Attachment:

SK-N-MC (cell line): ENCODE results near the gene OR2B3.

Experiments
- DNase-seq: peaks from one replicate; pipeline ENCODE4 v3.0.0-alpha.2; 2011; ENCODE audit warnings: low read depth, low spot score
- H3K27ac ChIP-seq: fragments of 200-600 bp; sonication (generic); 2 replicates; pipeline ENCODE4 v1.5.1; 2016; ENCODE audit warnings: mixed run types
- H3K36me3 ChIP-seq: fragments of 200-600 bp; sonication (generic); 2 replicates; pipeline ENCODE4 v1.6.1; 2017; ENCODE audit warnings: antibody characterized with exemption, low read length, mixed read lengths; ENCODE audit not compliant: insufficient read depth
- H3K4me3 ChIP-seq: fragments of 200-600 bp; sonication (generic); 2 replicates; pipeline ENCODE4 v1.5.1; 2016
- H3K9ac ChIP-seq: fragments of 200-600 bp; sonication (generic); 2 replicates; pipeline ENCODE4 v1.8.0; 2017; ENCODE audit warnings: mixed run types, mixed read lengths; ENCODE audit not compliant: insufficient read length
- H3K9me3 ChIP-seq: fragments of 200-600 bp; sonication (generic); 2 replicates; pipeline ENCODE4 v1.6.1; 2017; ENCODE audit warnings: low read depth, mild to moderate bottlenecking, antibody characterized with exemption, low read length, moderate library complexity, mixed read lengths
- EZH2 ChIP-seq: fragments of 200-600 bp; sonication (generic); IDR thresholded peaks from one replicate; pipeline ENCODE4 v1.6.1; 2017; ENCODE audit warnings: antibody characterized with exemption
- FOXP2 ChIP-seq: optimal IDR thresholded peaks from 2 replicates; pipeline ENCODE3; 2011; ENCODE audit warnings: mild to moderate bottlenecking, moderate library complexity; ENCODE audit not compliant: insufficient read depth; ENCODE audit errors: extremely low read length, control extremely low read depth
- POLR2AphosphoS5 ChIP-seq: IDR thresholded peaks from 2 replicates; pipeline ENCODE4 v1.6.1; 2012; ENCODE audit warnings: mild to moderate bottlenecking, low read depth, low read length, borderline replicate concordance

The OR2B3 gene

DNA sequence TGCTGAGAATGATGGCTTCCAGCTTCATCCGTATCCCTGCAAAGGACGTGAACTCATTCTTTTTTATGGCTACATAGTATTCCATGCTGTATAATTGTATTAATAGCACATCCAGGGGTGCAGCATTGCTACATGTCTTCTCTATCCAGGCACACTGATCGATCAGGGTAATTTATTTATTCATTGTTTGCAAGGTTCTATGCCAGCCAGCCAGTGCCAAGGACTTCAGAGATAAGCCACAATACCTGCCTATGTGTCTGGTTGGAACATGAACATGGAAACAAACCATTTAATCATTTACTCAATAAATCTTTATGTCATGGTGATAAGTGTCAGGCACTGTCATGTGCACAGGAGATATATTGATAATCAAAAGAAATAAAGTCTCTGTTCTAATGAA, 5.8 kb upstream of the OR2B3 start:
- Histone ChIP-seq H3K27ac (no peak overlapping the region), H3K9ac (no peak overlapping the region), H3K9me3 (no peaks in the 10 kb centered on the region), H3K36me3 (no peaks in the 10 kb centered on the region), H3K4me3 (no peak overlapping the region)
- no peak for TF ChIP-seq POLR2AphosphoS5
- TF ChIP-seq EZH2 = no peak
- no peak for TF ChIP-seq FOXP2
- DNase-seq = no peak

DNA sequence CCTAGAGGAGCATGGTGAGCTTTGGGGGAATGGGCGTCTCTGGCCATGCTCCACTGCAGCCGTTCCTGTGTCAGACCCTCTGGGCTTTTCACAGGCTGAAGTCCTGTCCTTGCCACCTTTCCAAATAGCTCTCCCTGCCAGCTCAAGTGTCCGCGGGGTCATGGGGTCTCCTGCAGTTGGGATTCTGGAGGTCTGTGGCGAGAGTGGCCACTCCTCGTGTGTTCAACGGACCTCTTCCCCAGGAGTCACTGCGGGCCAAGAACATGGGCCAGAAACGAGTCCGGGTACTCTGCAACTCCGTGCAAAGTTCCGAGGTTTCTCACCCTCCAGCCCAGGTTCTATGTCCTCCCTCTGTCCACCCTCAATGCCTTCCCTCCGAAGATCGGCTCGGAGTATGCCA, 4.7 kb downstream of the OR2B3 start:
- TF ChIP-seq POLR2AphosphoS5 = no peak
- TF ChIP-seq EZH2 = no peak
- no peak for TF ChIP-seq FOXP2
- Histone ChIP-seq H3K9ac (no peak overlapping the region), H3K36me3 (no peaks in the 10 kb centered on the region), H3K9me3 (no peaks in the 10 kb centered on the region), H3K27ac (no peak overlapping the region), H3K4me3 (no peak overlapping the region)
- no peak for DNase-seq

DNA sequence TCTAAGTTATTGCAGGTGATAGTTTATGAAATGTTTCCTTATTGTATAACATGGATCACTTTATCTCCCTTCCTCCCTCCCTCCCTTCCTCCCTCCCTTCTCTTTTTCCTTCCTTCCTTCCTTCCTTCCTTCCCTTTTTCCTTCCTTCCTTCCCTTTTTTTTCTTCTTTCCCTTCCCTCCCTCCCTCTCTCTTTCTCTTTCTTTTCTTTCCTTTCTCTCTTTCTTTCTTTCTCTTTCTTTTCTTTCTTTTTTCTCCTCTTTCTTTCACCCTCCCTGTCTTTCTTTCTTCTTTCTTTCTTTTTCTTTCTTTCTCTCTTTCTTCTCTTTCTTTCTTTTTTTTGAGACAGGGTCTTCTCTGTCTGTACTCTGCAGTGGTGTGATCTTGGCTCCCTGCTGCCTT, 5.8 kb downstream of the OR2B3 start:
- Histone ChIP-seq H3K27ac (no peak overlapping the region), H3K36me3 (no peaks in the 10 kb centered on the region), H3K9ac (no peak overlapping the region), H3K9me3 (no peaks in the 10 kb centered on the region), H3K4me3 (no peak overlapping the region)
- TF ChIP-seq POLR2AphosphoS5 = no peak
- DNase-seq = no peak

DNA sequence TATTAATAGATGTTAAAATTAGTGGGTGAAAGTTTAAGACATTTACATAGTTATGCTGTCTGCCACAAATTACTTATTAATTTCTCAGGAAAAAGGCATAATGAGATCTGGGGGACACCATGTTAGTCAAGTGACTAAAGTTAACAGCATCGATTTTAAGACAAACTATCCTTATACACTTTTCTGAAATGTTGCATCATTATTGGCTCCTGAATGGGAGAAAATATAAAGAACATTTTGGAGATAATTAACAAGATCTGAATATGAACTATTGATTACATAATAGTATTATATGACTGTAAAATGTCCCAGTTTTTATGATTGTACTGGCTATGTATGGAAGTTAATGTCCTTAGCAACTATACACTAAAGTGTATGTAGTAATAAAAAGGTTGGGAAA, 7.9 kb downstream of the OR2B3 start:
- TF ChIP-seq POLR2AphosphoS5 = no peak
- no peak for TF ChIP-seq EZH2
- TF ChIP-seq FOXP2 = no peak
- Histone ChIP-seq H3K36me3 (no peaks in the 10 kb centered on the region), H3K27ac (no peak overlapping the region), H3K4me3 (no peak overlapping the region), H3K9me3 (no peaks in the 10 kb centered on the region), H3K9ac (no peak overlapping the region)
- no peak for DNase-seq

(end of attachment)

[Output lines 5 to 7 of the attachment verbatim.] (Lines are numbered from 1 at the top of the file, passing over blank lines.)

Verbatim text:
- H3K36me3 ChIP-seq: fragments of 200-600 bp; sonication (generic); 2 replicates; pipeline ENCODE4 v1.6.1; 2017; ENCODE audit warnings: antibody characterized with exemption, low read length, mixed read lengths; ENCODE audit not compliant: insufficient read depth
- H3K4me3 ChIP-seq: fragments of 200-600 bp; sonication (generic); 2 replicates; pipeline ENCODE4 v1.5.1; 2016
- H3K9ac ChIP-seq: fragments of 200-600 bp; sonication (generic); 2 replicates; pipeline ENCODE4 v1.8.0; 2017; ENCODE audit warnings: mixed run types, mixed read lengths; ENCODE audit not compliant: insufficient read length